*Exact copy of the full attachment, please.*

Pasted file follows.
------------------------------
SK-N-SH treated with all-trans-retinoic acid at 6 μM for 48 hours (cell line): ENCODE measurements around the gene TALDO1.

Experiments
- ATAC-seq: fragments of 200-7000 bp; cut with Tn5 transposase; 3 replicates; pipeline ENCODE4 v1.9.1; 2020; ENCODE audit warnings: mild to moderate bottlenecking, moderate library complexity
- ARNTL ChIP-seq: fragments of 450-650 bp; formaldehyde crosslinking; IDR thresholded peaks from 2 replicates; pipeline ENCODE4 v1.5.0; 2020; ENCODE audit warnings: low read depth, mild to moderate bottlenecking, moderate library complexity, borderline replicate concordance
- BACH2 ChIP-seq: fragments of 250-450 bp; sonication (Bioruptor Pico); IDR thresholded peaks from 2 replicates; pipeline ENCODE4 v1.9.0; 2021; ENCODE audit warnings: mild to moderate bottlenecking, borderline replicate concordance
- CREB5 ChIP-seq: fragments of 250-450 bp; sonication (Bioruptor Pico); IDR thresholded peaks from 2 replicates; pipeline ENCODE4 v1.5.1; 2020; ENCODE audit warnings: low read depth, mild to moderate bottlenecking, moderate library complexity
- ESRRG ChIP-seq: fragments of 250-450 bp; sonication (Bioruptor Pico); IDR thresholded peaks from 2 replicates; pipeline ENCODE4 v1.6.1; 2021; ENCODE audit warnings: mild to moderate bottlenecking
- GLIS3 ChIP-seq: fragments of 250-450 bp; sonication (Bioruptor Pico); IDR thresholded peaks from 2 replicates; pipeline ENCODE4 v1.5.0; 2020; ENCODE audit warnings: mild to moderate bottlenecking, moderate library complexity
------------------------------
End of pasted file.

SK-N-SH treated with all-trans-retinoic acid at 6 μM for 48 hours (cell line): ENCODE measurements around the gene TALDO1.

Experiments
- ATAC-seq: fragments of 200-7000 bp; cut with Tn5 transposase; 3 replicates; pipeline ENCODE4 v1.9.1; 2020; ENCODE audit warnings: mild to moderate bottlenecking, moderate library complexity
- ARNTL ChIP-seq: fragments of 450-650 bp; formaldehyde crosslinking; IDR thresholded peaks from 2 replicates; pipeline ENCODE4 v1.5.0; 2020; ENCODE audit warnings: low read depth, mild to moderate bottlenecking, moderate library complexity, borderline replicate concordance
- BACH2 ChIP-seq: fragments of 250-450 bp; sonication (Bioruptor Pico); IDR thresholded peaks from 2 replicates; pipeline ENCODE4 v1.9.0; 2021; ENCODE audit warnings: mild to moderate bottlenecking, borderline replicate concordance
- CREB5 ChIP-seq: fragments of 250-450 bp; sonication (Bioruptor Pico); IDR thresholded peaks from 2 replicates; pipeline ENCODE4 v1.5.1; 2020; ENCODE audit warnings: low read depth, mild to moderate bottlenecking, moderate library complexity
- ESRRG ChIP-seq: fragments of 250-450 bp; sonication (Bioruptor Pico); IDR thresholded peaks from 2 replicates; pipeline ENCODE4 v1.6.1; 2021; ENCODE audit warnings: mild to moderate bottlenecking
- GLIS3 ChIP-seq: fragments of 250-450 bp; sonication (Bioruptor Pico); IDR thresholded peaks from 2 replicates; pipeline ENCODE4 v1.5.0; 2020; ENCODE audit warnings: mild to moderate bottlenecking, moderate library complexity